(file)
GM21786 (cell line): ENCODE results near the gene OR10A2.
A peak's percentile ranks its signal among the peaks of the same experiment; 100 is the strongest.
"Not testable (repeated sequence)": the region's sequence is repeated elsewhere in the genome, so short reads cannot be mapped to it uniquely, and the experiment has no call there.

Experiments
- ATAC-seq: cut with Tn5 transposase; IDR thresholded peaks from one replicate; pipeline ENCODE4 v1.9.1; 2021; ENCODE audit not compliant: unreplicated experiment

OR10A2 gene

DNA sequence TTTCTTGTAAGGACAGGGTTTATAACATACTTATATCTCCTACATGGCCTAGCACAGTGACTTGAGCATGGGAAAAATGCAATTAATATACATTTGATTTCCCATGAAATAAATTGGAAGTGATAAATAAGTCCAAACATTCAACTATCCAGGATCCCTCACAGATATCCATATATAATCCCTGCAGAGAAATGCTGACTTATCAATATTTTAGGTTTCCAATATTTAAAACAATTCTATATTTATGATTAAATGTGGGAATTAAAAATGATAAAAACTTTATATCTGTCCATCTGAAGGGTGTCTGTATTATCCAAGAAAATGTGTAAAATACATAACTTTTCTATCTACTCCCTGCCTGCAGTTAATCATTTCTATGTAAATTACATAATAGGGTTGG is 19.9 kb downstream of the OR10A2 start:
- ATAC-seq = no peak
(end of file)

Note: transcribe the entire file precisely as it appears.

GM21786 (cell line): ENCODE results near the gene OR10A2.
A peak's percentile ranks its signal among the peaks of the same experiment; 100 is the strongest.
"Not testable (repeated sequence)": the region's sequence is repeated elsewhere in the genome, so short reads cannot be mapped to it uniquely, and the experiment has no call there.

Experiments
- ATAC-seq: cut with Tn5 transposase; IDR thresholded peaks from one replicate; pipeline ENCODE4 v1.9.1; 2021; ENCODE audit not compliant: unreplicated experiment

OR10A2 gene

DNA sequence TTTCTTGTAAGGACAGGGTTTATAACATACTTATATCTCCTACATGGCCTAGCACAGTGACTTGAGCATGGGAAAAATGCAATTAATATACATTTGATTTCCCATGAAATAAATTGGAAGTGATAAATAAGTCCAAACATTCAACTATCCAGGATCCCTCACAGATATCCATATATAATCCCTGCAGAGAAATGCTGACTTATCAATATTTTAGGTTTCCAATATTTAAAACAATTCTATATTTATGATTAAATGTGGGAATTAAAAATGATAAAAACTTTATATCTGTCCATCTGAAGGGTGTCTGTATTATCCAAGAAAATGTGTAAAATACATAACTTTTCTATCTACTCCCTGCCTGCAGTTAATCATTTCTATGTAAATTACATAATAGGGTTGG is 19.9 kb downstream of the OR10A2 start:
- ATAC-seq = no peak